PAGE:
Supply-demand imbalances, which occur when the quantity of a good supplied does not match the quantity demanded, intersect with multiple Sustainable Development Goals (SDGs). Such imbalances relate directly to SDG 12 (Responsible Consumption and Production), as balancing supply and demand is essential for achieving resource efficiency and reducing waste. They also impact SDG 2 (Zero Hunger) and SDG 3 (Good Health and Well-being), where imbalances in food and healthcare resources can lead to malnutrition and inadequate access to healthcare services, respectively. Moreover, supply-demand imbalances can exacerbate SDG 10 (Reduced Inequalities) as marginalized groups often bear the brunt of these disparities. Lastly, SDG 8 (Decent Work and Economic Growth) is also affected, as imbalances can cause market instability and impact employment rates.
Sustainable Cities and Society, Volume 61, October 2020
Urbanisation is increasing in many countries, leading to the establishment of 33 megacities, representing huge water demand which is increasingly difficult to supply, exemplified by the recently avoided Day Zero event in Cape Town (2018) and the ongoing water crisis in Chennai, India. The ongoing growth of megacities could lead to the potential for further Day Zero events in countries ill-equipped to deal with such a situation. This study analyses the water supply and demand situations in 12 megacities hosting 194 million people.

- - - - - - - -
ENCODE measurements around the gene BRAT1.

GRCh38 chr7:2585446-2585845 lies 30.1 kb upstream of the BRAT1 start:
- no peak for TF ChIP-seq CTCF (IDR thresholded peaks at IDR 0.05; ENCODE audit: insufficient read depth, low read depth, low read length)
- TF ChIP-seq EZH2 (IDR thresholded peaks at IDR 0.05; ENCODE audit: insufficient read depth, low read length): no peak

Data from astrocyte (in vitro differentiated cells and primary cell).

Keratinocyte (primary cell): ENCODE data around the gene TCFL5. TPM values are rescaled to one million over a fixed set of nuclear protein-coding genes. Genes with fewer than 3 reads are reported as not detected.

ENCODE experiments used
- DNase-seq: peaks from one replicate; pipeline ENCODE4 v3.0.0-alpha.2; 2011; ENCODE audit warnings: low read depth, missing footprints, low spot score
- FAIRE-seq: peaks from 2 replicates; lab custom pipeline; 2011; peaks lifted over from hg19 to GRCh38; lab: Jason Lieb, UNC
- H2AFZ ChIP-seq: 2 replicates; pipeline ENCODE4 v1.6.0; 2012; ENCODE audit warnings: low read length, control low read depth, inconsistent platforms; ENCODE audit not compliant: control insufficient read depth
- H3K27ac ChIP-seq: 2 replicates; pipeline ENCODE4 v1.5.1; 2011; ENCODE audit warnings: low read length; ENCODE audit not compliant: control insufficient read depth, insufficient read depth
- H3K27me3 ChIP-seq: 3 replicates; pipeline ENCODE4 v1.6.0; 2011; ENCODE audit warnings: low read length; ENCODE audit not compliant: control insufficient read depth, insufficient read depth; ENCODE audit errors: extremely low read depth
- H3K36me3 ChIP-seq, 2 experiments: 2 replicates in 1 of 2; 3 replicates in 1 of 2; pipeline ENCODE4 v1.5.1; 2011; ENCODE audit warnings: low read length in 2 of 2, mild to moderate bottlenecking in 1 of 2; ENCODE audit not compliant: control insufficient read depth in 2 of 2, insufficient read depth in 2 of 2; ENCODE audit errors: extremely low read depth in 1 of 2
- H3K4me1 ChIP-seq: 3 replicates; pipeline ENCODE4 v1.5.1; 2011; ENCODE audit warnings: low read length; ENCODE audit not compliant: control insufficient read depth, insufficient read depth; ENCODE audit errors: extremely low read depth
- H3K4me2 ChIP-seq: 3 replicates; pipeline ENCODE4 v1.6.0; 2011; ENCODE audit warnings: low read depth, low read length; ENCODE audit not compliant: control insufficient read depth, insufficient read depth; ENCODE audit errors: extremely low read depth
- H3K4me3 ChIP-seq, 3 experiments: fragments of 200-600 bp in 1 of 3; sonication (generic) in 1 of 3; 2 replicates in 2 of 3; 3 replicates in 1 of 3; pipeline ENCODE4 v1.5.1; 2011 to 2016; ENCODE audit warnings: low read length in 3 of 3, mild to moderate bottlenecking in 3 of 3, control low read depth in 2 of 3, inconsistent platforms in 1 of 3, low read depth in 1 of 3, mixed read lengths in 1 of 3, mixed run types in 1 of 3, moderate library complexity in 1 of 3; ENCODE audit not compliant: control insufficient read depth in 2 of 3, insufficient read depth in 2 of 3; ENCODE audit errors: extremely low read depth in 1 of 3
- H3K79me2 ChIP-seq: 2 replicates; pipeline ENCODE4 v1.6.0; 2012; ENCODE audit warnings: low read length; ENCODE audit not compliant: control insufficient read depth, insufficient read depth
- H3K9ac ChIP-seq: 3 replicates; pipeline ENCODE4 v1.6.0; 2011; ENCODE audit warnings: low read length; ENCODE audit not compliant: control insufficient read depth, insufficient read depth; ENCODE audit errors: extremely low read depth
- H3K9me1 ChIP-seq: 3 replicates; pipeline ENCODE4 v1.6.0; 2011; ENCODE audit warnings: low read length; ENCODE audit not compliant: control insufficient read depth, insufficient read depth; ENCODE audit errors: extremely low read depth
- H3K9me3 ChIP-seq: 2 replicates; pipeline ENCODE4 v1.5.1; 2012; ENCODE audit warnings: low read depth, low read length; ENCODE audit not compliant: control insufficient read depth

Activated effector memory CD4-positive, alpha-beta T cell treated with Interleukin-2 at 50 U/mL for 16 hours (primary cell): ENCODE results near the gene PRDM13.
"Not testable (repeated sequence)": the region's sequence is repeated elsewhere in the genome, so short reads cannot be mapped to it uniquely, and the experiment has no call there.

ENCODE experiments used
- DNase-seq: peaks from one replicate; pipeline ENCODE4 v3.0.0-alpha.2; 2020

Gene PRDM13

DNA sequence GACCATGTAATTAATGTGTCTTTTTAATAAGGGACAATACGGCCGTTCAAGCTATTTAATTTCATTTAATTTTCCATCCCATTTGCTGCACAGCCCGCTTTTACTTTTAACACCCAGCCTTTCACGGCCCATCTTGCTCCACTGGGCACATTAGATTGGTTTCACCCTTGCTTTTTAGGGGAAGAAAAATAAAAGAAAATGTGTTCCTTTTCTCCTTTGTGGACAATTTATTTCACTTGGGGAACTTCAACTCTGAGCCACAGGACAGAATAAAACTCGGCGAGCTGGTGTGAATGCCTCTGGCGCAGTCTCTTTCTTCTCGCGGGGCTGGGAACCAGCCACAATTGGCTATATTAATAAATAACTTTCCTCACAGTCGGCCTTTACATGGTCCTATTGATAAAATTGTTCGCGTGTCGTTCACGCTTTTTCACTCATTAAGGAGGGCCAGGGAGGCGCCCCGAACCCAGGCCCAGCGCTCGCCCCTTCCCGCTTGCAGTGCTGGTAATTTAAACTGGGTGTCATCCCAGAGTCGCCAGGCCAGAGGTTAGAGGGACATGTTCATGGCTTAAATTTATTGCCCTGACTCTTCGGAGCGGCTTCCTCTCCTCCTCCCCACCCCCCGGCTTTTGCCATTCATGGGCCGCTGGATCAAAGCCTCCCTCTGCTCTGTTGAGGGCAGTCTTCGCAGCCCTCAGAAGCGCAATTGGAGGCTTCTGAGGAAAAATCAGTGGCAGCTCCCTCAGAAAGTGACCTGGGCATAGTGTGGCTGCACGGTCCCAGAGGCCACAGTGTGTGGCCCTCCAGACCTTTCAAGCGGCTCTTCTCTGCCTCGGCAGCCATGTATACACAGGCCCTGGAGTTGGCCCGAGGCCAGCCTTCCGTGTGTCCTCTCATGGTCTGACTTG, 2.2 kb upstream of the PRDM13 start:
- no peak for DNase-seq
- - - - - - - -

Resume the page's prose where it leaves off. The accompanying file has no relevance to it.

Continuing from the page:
Resources, Conservation and Recycling, Volume 133, June 2018
The increase in population coupled with rising per capita income and associated change in consumption habits will put unprecedented stress on food, energy and water (FEW) resources. Sustainable and reliable fresh water supply is central for life and also for all sectors that support our existence. Uncertainty on water security prompted interest in investigation of renewable energy driven desalination processes. One particularly promising option is to produce fresh water from the two most abundant resources on earth: solar energy and seawater.
Sustainable Cities and Society, Volume 27, 1 November 2016
The sustainability of urban water systems is often compared in small numbers of cases selected as much for their familiarity as for their similarities and differences. Few studies examine large urban datasets to conduct comparisons that identify unexpected similarities and differences among urban water systems and problems. This research analyzed a dataset of 142 cities that includes annual per capita water use (m3/yr/cap) and population. It added a 0.5 ° grid annual water budget value (P-PET/yr) as an index of hydroclimatic water supply.